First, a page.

Appreciative Joy: The Fingers and the Moon

There is a metaphor used often in the Buddhist teachings: it’s about how words spoken and written about experiences are like a finger pointing at the moon. We need the directional aid of the finger to discern the moon—to see what and where it is. The sharper and clearer the instrument doing the pointing, the easier it will be, both to have, and to know we are having, the direct experience of moon. So both finger and moon are Dharma teachings, and, in this way, both finger and moon become path.

Valley Insight’s Board President Michael Stoner’s “State of the Sangha” essay is a wonderful description of people working together to create and sustain an organization devoted to wakefulness, kindness, good will, and caring. He uplifts our energy and work in this world by naming and thanking some of the programs and individuals involved, as well as by carefully explaining our well-balanced, gift-based financial picture. The “fingers” of his words are naming and implying so many essential components of the dharma—mindfulness, metta, dana, compassionate action, diligence, wisdom, etc. Also, and perhaps most importantly, the fullness of the essay is pointing to Michael’s direct experience of joy, and thereby, giving us all the possibility of feeling an appreciative joy ourselves—right here and now—as we pause and savor the overall directional effect of his words.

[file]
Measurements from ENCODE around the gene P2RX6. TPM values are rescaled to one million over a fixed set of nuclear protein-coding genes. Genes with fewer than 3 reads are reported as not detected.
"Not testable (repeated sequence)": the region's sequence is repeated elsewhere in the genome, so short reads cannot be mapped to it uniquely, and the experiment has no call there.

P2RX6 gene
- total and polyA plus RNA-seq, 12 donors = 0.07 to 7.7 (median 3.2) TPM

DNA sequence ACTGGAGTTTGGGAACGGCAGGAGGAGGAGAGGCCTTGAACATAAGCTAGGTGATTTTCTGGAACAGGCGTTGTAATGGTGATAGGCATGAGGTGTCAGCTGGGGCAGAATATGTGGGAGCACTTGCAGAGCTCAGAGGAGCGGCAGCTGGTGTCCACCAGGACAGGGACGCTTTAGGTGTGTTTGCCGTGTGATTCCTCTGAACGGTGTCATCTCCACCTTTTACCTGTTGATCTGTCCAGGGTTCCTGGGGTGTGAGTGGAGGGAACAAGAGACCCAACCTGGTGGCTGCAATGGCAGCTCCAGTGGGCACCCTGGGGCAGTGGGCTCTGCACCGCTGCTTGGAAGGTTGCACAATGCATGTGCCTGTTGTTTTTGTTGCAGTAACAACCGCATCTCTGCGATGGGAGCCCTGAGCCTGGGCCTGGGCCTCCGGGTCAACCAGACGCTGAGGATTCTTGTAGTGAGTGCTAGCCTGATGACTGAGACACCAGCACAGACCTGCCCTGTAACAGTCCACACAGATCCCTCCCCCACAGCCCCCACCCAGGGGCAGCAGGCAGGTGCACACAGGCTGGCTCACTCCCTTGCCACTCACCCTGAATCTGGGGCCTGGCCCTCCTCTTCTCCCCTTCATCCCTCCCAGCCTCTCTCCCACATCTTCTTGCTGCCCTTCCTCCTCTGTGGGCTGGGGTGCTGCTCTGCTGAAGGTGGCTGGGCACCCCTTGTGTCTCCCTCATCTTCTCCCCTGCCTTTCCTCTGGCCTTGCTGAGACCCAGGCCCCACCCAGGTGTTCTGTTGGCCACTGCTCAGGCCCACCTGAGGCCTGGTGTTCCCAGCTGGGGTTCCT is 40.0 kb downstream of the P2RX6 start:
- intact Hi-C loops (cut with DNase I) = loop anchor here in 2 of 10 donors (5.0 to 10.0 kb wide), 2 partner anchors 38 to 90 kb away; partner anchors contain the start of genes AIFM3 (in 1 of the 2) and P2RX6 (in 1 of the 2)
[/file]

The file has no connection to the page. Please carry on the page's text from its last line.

The Pali word anumodanā refers to a nuanced aspect of gratitude: that is, “the thanks for the joy of receiving.” It points to the felt-sense of “delighting in the goodness that’s been done.” Gratitude can become exponential, with a life of its own, free from words, when it is known mindfully. Thank you, Michael, for this essay and for the moon, and for all that you have given Valley Insight this year.

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